Ali Galan

Posted on Jan 24, 2022Read on

Money Laundering, Climate Impact, and Fraud — The Darkside of NFT’s

If you’ve logged onto social media this week, you won’t have to scroll far to see the word NFTs embedded onto the screen of your device.

Whether you’re a contrarian or you’re an optimist. You can not deny the fact that NFTs are a global phenomenon that can make a remarkable difference to several industries. Not just sh*t artwork created by a pre-schooler.

With that said, it’s essential to see the other side of the story. The side that isn’t ubiquitous. The side most people are afraid to talk about;


The Darkside of NFTs: Money Laundering, Climate Impact, and Fraud.

Before we begin with this tale, I would like to provide contextual anecdotes before getting into the crux of this written piece. This way, I am not selfishly posting content for the nerds of the world. But more for a general audience.

So, let’s begin with the simple definition of what an NFT is.

Firstly, the acronym NFT stands for Non-Fungible Token.

What does that mean?

Simply put, it’s proof of ownership.

Now let’s get into the advanced definition of an NFT:

NFTs are units of data stored in blockchain ledgers. Every NFT is issued on a blockchain through a process called minting.

What is minting?

Minting is the process of validating information, creating a new block and recording that information into the blockchain. NFTs are usually minted on the cryptocurrency Ether. This blockchain entry is unique to the piece of work minted, so it acts as proof of your ownership when purchased from the artist.

Now, what is a blockchain?

A blockchain is a decentralised digital ledger. It’s decentralised because no single entity is in charge of maintaining the ledger.

Another image that I hope could help is if you think of it as an automated excel sheet that stores information but has no platform ownership. Like Google-less sheets or Microsoft-less Excel.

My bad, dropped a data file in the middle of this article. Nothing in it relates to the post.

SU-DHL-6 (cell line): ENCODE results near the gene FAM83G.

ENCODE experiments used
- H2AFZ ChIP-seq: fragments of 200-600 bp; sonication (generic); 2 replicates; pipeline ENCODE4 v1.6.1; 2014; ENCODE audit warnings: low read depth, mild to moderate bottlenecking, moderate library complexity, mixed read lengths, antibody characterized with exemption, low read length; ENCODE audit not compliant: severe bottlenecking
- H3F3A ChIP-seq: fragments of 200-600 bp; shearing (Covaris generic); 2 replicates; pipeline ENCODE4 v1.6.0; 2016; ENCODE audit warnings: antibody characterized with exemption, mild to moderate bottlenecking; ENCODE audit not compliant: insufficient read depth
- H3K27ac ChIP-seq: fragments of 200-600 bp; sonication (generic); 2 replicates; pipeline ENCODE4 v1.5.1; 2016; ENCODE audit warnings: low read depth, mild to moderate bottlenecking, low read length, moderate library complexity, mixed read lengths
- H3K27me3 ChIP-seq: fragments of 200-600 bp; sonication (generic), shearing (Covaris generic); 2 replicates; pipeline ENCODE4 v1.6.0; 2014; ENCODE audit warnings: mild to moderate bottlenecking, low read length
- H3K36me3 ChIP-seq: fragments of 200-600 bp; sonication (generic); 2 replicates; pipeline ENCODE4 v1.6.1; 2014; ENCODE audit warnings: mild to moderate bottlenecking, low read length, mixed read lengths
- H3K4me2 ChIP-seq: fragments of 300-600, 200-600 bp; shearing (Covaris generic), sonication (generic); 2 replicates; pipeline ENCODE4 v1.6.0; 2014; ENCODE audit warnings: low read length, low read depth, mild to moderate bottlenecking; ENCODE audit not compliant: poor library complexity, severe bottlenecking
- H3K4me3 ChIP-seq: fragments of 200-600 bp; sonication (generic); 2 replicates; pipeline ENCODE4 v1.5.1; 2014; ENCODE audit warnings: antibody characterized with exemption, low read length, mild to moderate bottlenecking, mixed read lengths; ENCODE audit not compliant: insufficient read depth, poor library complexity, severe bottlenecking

Now that we have the semantics out of the way — Let’s begin with the crux of this written piece.

The Darkside of NFTs: ‘Thou Shall Not Steal’

We live in a world where we have two types of people.

Innovators & Opportunists.

The world’s innovators think big, scale big and make revolutions happen. Think Tesla.

Then we have opportunists. They understand the benefits of innovation. Heck, they may even be innovators in their own right. But they always find ways to exploit it. Think Edison.

No matter which way you pivot towards, with anything good, equally, there will always be a bad.

The rise in NFT fraud:

According to new research from Bolster, a deep learning-powered fraud prevention platform, five areas of scams or frauds are booming along with the NFT bubble. These include replica NFT stores, fake NFT stores, counterfeit or fraud NFTs, fake airdrops and NFT giveaways, and social media scams.

Here is what Bolster CTO and co-founder Shashi Prakash wrote in an email;

“Cryptocurrencies and NFTs have attracted the attention of cyber criminals, Anybody who is participating in these markets must be super vigilant because there are very few protections for people who get scammed.”

Despite the promise of verification through blockchain ledgers. There is a massive flaw with any decentralised assets. That is, if it’s gone, it’s gone.